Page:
Major General George G. Meade was in command of the Union forces at the Battle of Gettysburg.
Abraham Lincoln as president was commander in chief but Major General George G. Meade was the commander of the Army of the Potomac at the Battle of Gettysburg.
Clara Barton Started the Red Cross and was one of the most important people in the Civil War Era.
None, Clara Barton had no part in the Revolutionary War as she wasn't born until 1821.
Clara helped aroung 1000 soldiers during the civil war but many that she tried to help died
she was a school teacher before the civil war and she was one of the first women to work in a federal office.
She started nursing her brother David in 1833 I got this from a book called Clara Barton and The American Red Cross by Eve Marko.
Very hot. It was a three day battle and temps were in the 90s. The men wore wool uniforms which tended to make it even worse.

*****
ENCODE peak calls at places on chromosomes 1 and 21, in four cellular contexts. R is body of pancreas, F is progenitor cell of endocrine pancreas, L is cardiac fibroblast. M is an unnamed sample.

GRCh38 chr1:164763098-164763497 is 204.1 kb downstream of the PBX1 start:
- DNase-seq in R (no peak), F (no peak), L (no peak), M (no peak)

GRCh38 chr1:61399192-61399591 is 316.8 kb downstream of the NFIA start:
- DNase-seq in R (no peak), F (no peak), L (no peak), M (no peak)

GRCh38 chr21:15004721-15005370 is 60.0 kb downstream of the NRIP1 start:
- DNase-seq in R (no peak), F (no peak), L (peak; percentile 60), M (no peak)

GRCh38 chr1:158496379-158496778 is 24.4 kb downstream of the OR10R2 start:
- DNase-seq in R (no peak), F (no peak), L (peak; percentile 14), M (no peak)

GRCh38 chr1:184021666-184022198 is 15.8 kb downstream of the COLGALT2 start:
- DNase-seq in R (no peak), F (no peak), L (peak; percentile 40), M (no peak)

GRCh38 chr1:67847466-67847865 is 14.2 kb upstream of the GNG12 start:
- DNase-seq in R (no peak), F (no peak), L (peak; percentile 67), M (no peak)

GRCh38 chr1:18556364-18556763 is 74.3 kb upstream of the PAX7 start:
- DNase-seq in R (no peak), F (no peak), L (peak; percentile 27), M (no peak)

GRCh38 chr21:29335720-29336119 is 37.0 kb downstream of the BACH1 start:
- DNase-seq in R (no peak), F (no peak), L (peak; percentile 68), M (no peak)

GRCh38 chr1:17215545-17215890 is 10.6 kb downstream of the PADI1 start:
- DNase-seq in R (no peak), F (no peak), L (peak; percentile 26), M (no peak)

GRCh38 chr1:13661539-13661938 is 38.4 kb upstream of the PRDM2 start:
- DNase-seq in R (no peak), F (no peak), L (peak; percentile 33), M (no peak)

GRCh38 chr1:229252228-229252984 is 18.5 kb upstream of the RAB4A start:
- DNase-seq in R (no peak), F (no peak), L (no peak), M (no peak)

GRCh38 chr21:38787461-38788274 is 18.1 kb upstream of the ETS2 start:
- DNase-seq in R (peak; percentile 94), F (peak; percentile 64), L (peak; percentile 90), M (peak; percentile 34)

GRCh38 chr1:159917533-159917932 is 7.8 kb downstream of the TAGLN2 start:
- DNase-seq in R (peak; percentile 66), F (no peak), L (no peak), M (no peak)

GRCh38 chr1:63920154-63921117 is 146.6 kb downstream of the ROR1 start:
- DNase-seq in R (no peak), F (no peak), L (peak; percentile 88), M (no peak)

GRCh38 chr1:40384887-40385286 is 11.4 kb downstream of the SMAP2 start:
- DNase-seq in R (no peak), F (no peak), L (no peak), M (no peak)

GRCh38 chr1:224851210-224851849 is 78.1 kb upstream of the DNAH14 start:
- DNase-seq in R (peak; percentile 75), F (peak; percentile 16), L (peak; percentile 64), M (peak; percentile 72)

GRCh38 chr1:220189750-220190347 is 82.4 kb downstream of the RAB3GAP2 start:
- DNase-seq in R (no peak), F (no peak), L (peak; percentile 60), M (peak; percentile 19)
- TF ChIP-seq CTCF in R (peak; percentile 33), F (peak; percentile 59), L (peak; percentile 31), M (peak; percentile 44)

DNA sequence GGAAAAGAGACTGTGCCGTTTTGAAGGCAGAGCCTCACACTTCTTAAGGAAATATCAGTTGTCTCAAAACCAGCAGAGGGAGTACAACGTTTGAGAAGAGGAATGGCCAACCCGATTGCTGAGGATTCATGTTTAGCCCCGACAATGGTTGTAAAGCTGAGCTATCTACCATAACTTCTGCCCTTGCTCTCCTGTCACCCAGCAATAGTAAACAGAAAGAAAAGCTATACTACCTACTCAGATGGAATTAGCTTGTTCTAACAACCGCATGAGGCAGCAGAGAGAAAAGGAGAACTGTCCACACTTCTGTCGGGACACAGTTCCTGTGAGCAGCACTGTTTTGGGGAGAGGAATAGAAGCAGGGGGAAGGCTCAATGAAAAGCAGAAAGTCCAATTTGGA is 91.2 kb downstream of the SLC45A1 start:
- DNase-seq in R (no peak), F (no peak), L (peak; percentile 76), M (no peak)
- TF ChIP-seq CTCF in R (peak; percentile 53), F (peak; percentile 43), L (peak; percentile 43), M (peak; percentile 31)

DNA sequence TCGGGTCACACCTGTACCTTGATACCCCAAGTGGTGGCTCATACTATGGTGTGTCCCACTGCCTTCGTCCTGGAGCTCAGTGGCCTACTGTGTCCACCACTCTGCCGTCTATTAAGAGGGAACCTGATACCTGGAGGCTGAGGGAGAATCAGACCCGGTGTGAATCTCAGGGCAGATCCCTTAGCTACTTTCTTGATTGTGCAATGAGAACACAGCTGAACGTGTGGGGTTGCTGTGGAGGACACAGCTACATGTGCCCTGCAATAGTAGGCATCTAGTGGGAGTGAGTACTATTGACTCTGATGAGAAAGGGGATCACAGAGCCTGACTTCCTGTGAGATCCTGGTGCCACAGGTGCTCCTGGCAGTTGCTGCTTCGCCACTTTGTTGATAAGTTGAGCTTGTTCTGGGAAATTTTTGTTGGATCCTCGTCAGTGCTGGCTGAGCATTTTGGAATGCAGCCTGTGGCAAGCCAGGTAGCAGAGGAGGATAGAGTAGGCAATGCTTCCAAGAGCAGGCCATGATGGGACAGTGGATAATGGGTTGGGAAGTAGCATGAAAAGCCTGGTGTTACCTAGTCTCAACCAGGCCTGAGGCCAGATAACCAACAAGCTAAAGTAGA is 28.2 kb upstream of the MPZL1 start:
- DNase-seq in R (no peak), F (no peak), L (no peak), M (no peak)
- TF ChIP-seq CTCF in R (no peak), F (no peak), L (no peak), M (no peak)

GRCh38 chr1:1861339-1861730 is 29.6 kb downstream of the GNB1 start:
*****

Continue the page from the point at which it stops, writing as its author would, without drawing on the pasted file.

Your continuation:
No, because she helped nurse wounded soldiers up to the end of the Civil War, then later founded the American Red Cross. .
When she saw that soldier are dieing out in the battlefield and she could help them.
be cause she knew that what she had did was for the best of her children and her she was eighteen whaen she was raped.
She was a nurse who gave aid to soldiers on the battle field in theCivil War. She save so many lives so they gave her the name Angelof the battle field. Clara was one of the first women allowed tohelp save life in the war
Robert E Lee... It was the biggest mistake by the best general in the war.